The notes for the Trumpet Vine Theatre Company’s The Borderland state: “There will be one 10-minute intermission.” That would seem to be the most accurate of the claims in the program. Artistic director Keith Waters tells us we’re going to see a “gripping psychological thriller,” but the saggy, fitfully melodramatic action onstage does not grip, thrill, or reveal much knowledge of the human mind. Atlanta-based playwright Jim Grimsley implies that he’s gone out on a limb by exploring “the myth of the noble poor person,” but his approach to busting that particular straw man involves a pair of Deliverance escapees who call their offspring “young’uns.” And Grimsley intends the evening to end “with the sense of a deep catharsis, both for the characters onstage and the audience.” Alas, both sets seem to have been denied this release.

Grimsley’s setup for the four-person drama is promising. The Hammonds are affluent 30-somethings raised in suburban Atlanta. Accountant Gordon (Greg Glover) has just gotten a promotion, and he and Helen (Alice Gordon) are going to try to make babies, so she’s quit her job and they’ve moved to a McMansion in a newly exurban area Helen visited as a child. Gordon takes his drinks neat and his Dockers neater; his romanticized ardor for the countryside is patently shallow—the production’s second-most-amusing moment is his soliloquy about the beauty of “farms and stuff.” But his Green Acres attitude doesn’t extend to the locals. When he finds that Helen has been chatting with neighbor Eleanor (Shannon Dunne), he rattles off a rant about “that woman…with the washing machines on the porch; she has about 60 children.” So when Eleanor appears at the door, soaked by a rainstorm, bruised, and seeking shelter from her husband, the plot turns on how the Hammonds will cope when the domestic turmoil of their social inferiors intrudes into their home.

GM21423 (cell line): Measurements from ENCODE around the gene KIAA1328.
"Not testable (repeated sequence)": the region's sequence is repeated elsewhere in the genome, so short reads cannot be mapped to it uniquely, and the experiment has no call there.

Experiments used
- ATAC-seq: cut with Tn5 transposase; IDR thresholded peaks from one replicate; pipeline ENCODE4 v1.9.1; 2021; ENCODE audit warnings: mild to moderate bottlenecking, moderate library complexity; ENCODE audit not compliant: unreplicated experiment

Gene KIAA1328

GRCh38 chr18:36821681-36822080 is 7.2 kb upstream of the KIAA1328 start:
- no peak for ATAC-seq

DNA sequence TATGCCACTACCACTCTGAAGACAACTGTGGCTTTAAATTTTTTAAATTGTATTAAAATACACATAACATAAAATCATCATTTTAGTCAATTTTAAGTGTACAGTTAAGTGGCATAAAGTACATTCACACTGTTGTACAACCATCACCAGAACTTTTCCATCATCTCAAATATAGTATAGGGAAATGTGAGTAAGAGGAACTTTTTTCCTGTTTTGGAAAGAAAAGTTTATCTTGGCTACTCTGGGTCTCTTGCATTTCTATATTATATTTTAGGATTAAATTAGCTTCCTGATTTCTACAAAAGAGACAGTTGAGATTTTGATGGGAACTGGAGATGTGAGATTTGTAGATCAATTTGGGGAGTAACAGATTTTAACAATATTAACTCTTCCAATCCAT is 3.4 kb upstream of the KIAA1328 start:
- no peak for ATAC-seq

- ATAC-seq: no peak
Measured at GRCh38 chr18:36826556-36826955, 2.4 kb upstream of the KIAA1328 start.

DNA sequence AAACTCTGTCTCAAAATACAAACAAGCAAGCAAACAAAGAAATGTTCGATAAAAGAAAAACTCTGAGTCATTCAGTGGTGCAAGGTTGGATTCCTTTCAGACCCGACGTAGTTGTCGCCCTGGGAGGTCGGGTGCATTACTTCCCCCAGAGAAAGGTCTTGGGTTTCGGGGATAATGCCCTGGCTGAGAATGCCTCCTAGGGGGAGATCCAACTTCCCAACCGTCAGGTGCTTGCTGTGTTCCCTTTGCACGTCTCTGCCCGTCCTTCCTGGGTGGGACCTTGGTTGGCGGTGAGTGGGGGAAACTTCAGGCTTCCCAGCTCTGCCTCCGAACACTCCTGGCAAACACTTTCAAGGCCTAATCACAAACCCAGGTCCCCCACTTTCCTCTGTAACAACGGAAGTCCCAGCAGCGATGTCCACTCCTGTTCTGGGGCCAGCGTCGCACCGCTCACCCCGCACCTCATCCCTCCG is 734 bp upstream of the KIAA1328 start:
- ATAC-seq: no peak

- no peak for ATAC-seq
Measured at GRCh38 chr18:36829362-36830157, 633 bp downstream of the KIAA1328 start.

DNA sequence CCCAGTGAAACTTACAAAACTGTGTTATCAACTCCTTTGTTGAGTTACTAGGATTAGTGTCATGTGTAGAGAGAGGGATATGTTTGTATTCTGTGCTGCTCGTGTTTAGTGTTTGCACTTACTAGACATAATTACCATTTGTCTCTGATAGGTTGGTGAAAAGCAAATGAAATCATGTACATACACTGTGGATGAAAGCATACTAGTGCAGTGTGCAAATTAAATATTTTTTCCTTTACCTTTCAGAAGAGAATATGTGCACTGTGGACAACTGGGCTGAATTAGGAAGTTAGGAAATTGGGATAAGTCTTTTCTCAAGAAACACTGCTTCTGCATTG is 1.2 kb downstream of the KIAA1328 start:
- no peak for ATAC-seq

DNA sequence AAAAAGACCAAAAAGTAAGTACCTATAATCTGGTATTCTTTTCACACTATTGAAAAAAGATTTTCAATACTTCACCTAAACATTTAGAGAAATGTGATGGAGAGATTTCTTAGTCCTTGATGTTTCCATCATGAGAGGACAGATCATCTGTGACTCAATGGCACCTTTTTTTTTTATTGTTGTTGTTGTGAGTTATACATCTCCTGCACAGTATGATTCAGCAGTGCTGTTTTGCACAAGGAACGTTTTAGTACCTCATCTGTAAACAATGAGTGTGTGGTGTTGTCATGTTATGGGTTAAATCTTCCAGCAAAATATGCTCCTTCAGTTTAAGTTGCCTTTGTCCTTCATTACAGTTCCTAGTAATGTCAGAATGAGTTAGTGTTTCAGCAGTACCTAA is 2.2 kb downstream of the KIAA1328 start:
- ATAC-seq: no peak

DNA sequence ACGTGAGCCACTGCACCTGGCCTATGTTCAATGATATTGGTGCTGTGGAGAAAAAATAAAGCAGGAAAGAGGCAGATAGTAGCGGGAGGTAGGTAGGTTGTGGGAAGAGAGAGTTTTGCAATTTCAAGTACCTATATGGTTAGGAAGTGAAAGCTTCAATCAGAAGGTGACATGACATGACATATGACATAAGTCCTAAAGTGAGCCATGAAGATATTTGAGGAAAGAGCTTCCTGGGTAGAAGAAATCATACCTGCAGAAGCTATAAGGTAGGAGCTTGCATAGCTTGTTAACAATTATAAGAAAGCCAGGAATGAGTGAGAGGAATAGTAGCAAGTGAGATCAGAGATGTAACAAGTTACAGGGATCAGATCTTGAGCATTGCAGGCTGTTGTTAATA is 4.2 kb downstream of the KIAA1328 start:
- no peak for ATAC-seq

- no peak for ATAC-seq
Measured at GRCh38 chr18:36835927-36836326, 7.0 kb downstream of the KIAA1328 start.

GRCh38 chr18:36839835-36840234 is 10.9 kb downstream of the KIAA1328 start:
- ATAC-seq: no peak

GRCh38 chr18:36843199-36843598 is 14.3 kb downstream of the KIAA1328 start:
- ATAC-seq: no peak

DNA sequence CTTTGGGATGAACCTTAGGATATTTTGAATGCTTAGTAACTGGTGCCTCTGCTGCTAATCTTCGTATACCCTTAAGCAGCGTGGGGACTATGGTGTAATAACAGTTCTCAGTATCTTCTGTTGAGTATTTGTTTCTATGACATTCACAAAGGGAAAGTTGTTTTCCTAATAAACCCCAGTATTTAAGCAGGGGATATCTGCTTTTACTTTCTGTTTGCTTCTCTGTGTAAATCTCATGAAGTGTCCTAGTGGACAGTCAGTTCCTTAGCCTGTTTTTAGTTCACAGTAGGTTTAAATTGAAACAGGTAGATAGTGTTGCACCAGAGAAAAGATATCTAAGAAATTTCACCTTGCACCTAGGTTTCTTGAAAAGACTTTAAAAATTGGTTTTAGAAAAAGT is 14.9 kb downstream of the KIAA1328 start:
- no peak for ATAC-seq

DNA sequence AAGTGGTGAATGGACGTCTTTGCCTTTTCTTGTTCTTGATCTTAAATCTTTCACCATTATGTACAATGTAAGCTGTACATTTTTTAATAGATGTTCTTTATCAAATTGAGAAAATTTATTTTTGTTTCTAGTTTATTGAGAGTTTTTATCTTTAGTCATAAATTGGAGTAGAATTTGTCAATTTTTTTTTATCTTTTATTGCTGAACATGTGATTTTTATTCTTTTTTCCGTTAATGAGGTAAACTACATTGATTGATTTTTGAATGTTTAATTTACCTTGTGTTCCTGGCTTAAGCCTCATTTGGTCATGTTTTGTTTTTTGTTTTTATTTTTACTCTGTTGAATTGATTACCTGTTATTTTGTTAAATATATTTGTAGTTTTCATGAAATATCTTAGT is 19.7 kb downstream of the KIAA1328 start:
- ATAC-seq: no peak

Vincent Worthington’s set design for that home is note-perfect, straight out of the transitional/Mission showroom of JCPenney. An unnamed costumer has outfitted the Hammonds in suburban-invader chic, neither practical for the country nor stylish, indicative of the wearers’ button-down mind-set. Eleanor’s thin frock emphasizes both her frailty and her feminine vulnerability, and husband Jake (Steve Lebens) dons a camo parka that adds a predatory touch. (His Budweiser gimme cap, though, is way too shiny—clearly he bought it when he and the young’uns went to Busch Gardens.)

The arrival of Jake kick-starts the plot, such as it is. There are tense little arguments, and mild bloodshed, and red-herring threats to the family dog, and the inevitable pre-intermission power outage—which spurs the production’s first-most-amusing moment, when the second half begins and Helen lights 12 matching votive candles arrayed geometrically around the room, like Vern just before Paige comes in for the reveal.